Apart from these examples however, reported associations between genetic variants and systemic complement activation have not been reproduced. For example while Smailhodzic et al. found an association between systemic complement activity and the CFH Y402H polymorphism [28], this was not reproduced by six other studies [23,24,25,26,29,30]. Indeed a stronger correlation between systemic complement and AMD has been identified at the protein level rather than with genetic variation [24]. This may indicate that analysing by individual SNPs is too simplistic an approach and does not account for interactions between multiple genetic variants. Heurich et al. showed that combining risk variants of AMD-associated complement protein allotypes resulted in sixfold greater haemolytic activity compared with protective variants in vitro [77]. Analysis of haplotypes at CFH and CFB-C2 loci has also yielded further genetic associations with systemic complement activation, further suggesting that polymorphisms may have greater functional consequences in combination than individually [24,25,30].
Alternatively, other factors may be more important in explaining systemic complement activation in AMD. Several groups found significantly increased systemic complement activation with advancing age [25,30,127], while others have shown gender-specific alterations in circulating complement levels [25,27,29]. High body mass index has been associated with increased complement activation [26,27], as well as a lower C3d/C3 ratio [30]. Ristau et al. also found a high C3d/C3 ratio was associated with smoking, whereas a low C3d/C3 ratio was associated with diabetes. Furthermore, the authors demonstrated in linear models that age, smoking status, gender, genetic polymorphisms and AMD status only explained <7% of the C3d/C3 ratio [30]. Gibson et al. similarly reported that only 8.8% of variation in plasma C1inh levels is attributable to age, gender, smoking, AMD status and SERPING1 genotype [32]. The major factors underlying systemic complement activation in AMD therefore appear to be largely unknown.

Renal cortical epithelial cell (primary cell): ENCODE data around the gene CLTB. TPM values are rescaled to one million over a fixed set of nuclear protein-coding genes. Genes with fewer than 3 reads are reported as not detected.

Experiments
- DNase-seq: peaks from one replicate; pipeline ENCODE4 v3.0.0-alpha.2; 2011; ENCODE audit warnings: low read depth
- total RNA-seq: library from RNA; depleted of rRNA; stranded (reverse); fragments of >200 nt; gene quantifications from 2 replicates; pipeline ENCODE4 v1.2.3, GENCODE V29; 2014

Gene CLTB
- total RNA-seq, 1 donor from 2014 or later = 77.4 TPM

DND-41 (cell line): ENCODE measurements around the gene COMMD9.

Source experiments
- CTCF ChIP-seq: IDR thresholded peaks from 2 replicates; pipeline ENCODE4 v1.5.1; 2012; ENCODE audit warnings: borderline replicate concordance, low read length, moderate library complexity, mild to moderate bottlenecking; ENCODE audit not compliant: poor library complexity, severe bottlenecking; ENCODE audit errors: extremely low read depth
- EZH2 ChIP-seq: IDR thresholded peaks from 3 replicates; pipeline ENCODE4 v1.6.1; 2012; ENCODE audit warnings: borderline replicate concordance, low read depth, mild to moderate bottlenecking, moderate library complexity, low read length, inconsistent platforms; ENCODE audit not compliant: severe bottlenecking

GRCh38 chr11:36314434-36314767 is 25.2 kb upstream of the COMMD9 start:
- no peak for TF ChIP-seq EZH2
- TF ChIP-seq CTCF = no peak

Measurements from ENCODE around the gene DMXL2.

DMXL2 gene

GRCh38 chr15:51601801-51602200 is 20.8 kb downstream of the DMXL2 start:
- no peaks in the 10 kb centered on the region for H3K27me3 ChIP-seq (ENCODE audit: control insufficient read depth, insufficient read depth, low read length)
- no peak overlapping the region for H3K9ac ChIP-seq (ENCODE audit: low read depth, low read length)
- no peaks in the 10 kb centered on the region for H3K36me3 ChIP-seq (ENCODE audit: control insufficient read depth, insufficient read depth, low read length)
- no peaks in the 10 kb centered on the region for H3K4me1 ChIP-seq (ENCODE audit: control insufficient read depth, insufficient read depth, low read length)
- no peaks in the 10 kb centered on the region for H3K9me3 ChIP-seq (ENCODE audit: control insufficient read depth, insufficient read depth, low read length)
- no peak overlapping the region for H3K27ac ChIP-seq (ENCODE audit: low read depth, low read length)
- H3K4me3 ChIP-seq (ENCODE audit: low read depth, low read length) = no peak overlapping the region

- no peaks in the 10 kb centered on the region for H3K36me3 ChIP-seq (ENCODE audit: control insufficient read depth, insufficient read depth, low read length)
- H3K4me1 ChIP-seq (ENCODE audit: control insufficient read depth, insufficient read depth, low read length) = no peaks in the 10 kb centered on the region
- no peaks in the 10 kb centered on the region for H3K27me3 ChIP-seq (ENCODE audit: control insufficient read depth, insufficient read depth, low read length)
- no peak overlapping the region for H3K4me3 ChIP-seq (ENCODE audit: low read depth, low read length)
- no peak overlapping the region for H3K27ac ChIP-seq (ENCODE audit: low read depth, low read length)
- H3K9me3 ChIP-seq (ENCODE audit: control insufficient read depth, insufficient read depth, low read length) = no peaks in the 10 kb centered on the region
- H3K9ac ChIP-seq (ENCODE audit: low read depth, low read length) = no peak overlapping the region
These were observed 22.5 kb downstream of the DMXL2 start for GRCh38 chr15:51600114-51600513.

5. Systemic versus Local Manipulation of Complement

Complement deposited in the retina could therefore be of either local or systemic origin, or both. The relative contribution from each source is yet to be determined. Insights into which is more important may, however, be indirectly inferred from studies of complement manipulation in AMD.
Delivery of complement-modulating compounds via either systemic or local routes has shown promising results in laser-induced CNV mouse models. Agents inhibiting C3a [102], C5a [102], C6 [21,104], CFB [22] and MAC formation [128,129] have been reported to inhibit CNV development, as can administration of the complement regulatory molecules CD59 [59,103,130] and CFH [57,105,131].